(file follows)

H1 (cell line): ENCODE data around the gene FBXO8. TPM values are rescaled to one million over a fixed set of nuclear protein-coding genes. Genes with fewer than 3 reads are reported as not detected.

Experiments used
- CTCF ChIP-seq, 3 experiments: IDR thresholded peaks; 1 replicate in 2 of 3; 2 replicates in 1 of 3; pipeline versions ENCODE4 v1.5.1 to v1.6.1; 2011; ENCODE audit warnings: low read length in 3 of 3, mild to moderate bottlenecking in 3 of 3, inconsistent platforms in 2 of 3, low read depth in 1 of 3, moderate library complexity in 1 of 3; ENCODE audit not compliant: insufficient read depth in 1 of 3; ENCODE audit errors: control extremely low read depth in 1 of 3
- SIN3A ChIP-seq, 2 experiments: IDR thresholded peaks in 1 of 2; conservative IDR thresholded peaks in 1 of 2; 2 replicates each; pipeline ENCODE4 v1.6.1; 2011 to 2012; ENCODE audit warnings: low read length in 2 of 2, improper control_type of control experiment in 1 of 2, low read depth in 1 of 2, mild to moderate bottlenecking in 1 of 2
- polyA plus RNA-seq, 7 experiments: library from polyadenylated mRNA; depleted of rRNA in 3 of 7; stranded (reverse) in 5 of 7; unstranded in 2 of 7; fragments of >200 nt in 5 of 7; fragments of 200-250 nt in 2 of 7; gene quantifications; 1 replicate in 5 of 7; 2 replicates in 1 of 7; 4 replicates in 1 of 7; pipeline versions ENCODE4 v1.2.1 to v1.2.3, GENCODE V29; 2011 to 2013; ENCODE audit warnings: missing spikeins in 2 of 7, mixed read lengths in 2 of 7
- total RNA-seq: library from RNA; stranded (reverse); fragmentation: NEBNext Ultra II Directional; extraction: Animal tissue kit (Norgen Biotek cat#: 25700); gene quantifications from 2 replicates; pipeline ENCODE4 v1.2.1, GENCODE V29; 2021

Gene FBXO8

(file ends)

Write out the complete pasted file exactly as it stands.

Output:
H1 (cell line): ENCODE data around the gene FBXO8. TPM values are rescaled to one million over a fixed set of nuclear protein-coding genes. Genes with fewer than 3 reads are reported as not detected.

Experiments used
- CTCF ChIP-seq, 3 experiments: IDR thresholded peaks; 1 replicate in 2 of 3; 2 replicates in 1 of 3; pipeline versions ENCODE4 v1.5.1 to v1.6.1; 2011; ENCODE audit warnings: low read length in 3 of 3, mild to moderate bottlenecking in 3 of 3, inconsistent platforms in 2 of 3, low read depth in 1 of 3, moderate library complexity in 1 of 3; ENCODE audit not compliant: insufficient read depth in 1 of 3; ENCODE audit errors: control extremely low read depth in 1 of 3
- SIN3A ChIP-seq, 2 experiments: IDR thresholded peaks in 1 of 2; conservative IDR thresholded peaks in 1 of 2; 2 replicates each; pipeline ENCODE4 v1.6.1; 2011 to 2012; ENCODE audit warnings: low read length in 2 of 2, improper control_type of control experiment in 1 of 2, low read depth in 1 of 2, mild to moderate bottlenecking in 1 of 2
- polyA plus RNA-seq, 7 experiments: library from polyadenylated mRNA; depleted of rRNA in 3 of 7; stranded (reverse) in 5 of 7; unstranded in 2 of 7; fragments of >200 nt in 5 of 7; fragments of 200-250 nt in 2 of 7; gene quantifications; 1 replicate in 5 of 7; 2 replicates in 1 of 7; 4 replicates in 1 of 7; pipeline versions ENCODE4 v1.2.1 to v1.2.3, GENCODE V29; 2011 to 2013; ENCODE audit warnings: missing spikeins in 2 of 7, mixed read lengths in 2 of 7
- total RNA-seq: library from RNA; stranded (reverse); fragmentation: NEBNext Ultra II Directional; extraction: Animal tissue kit (Norgen Biotek cat#: 25700); gene quantifications from 2 replicates; pipeline ENCODE4 v1.2.1, GENCODE V29; 2021

Gene FBXO8